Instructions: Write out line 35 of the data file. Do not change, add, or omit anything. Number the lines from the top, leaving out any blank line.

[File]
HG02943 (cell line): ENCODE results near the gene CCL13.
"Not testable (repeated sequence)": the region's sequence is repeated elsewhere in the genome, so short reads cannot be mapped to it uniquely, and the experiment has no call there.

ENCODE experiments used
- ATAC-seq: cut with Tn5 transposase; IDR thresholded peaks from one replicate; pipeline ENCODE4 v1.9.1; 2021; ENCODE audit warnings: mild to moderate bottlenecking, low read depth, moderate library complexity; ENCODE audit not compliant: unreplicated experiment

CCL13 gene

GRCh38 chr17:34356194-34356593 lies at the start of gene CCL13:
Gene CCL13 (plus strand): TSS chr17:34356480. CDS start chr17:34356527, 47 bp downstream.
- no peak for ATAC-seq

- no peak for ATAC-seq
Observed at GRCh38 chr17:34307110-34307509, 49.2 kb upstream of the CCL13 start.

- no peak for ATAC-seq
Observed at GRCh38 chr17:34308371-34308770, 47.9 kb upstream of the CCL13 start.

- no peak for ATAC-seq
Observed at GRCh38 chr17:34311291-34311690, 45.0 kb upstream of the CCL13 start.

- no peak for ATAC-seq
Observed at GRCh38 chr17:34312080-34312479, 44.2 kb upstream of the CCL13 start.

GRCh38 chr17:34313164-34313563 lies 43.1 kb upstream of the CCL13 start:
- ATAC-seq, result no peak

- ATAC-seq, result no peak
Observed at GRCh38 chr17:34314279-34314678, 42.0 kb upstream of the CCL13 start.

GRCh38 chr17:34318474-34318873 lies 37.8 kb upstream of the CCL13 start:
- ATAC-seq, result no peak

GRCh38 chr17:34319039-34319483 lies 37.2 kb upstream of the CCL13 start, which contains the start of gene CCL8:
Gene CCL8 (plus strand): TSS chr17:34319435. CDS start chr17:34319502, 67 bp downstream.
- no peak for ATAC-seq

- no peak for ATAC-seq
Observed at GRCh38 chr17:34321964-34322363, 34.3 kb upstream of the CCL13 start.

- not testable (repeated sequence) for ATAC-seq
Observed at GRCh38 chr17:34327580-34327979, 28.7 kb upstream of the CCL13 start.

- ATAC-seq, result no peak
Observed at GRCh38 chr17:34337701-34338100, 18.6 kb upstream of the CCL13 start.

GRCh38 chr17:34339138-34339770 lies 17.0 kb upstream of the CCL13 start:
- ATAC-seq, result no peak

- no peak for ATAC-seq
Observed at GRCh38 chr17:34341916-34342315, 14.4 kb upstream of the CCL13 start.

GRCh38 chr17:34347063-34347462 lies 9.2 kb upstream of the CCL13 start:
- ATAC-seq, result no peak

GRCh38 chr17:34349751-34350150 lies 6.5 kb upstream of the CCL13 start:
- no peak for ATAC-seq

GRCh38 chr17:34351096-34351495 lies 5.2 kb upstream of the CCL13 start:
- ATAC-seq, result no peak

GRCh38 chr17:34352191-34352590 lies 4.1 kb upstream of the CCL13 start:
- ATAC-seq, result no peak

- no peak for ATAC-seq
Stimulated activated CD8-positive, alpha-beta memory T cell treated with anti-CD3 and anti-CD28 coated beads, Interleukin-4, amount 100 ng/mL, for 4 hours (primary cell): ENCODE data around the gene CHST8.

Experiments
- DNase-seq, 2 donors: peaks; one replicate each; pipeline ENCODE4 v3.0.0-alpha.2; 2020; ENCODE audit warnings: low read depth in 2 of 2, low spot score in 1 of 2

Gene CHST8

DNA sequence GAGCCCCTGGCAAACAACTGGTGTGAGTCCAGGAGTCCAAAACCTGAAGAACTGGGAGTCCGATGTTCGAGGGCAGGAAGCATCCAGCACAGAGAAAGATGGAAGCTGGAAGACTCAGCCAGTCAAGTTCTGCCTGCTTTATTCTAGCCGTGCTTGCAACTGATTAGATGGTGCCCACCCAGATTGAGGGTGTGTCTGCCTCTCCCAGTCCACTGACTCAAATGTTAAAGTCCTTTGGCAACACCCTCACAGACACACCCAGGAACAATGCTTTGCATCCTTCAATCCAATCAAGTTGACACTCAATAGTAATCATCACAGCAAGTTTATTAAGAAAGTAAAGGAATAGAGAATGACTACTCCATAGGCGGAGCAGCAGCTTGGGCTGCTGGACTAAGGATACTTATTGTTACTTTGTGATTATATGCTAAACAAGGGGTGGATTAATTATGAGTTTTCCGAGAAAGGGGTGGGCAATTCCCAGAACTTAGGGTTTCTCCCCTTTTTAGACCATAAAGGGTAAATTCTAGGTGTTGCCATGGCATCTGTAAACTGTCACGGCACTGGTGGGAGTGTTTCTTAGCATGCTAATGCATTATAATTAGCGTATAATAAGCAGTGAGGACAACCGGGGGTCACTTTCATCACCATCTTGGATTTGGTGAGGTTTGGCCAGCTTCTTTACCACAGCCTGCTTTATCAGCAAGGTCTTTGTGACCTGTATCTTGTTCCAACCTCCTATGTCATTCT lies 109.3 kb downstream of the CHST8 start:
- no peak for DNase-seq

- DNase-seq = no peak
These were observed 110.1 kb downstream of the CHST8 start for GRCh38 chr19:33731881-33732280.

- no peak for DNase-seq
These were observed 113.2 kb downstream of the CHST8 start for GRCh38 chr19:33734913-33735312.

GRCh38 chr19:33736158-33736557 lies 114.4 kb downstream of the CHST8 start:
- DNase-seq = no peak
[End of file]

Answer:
Observed at GRCh38 chr17:34341916-34342315, 14.4 kb upstream of the CCL13 start.